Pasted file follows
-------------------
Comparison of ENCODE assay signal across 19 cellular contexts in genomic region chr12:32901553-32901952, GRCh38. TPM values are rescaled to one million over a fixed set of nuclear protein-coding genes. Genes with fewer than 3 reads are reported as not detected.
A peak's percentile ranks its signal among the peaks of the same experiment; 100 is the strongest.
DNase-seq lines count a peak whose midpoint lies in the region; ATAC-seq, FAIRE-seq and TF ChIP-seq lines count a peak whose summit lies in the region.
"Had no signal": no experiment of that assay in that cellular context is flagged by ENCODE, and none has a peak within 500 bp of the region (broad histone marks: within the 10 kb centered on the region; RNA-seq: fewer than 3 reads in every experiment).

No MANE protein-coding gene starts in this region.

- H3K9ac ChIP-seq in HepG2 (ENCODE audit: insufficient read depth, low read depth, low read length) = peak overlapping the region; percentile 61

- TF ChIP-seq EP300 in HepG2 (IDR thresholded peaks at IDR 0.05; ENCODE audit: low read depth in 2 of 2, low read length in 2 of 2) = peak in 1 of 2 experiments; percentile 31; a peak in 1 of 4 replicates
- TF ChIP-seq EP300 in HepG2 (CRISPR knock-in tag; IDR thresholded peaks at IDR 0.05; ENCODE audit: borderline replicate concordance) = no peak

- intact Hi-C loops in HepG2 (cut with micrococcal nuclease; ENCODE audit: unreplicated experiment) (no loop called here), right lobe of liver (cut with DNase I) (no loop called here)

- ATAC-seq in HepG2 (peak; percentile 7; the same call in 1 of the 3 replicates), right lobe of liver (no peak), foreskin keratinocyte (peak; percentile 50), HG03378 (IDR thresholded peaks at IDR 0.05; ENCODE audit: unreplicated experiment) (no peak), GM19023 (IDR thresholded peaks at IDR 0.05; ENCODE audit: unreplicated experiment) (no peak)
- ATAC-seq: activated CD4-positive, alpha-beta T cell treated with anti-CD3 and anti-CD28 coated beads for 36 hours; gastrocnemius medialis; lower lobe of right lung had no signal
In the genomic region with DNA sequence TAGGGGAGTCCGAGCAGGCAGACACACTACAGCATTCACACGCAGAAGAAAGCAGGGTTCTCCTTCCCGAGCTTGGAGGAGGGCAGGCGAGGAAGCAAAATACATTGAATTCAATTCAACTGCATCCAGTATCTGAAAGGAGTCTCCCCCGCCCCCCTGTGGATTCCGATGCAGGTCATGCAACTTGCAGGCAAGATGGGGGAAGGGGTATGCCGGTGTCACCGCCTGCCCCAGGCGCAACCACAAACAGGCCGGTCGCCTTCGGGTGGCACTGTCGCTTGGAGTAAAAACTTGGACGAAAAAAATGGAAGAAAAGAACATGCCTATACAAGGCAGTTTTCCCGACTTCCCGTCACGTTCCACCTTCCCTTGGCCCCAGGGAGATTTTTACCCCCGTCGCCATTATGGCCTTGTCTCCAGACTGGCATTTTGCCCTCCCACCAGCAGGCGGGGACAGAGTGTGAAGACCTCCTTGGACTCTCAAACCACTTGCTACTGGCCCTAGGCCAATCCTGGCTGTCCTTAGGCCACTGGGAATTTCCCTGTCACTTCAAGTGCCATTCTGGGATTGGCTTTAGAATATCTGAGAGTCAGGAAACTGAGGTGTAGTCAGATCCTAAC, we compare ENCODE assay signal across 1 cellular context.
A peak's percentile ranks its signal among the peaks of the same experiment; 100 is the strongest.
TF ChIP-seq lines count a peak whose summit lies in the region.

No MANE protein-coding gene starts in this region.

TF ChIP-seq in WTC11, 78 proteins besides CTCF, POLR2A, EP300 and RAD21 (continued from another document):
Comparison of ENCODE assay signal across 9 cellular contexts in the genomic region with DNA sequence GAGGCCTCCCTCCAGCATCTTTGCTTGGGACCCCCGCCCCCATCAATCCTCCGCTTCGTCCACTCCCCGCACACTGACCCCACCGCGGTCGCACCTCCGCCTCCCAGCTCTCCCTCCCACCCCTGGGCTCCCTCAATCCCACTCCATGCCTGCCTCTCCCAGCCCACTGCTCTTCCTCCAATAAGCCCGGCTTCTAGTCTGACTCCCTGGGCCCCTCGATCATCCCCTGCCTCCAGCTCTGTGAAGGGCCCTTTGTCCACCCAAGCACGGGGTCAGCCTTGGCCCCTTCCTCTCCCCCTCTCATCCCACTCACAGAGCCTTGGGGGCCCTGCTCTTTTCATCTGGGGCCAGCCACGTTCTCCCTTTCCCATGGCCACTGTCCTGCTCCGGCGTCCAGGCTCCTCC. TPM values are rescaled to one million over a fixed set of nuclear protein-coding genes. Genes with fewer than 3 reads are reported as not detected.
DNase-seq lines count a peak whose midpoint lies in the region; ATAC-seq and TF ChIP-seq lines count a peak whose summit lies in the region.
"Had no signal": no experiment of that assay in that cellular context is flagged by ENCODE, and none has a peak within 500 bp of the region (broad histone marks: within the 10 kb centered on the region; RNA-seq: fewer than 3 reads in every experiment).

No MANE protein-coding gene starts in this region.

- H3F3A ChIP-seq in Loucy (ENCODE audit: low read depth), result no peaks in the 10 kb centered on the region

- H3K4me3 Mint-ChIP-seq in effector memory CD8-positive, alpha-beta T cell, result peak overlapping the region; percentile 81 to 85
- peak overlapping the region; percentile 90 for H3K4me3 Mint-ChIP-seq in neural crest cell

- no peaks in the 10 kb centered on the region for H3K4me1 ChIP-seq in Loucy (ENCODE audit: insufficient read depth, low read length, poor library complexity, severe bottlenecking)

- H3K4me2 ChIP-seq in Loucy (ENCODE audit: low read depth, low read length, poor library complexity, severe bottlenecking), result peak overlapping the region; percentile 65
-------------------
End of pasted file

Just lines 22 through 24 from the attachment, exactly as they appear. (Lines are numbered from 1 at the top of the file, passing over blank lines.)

- H3K4me3 Mint-ChIP-seq in effector memory CD8-positive, alpha-beta T cell, result peak overlapping the region; percentile 81 to 85
- peak overlapping the region; percentile 90 for H3K4me3 Mint-ChIP-seq in neural crest cell

- no peaks in the 10 kb centered on the region for H3K4me1 ChIP-seq in Loucy (ENCODE audit: insufficient read depth, low read length, poor library complexity, severe bottlenecking)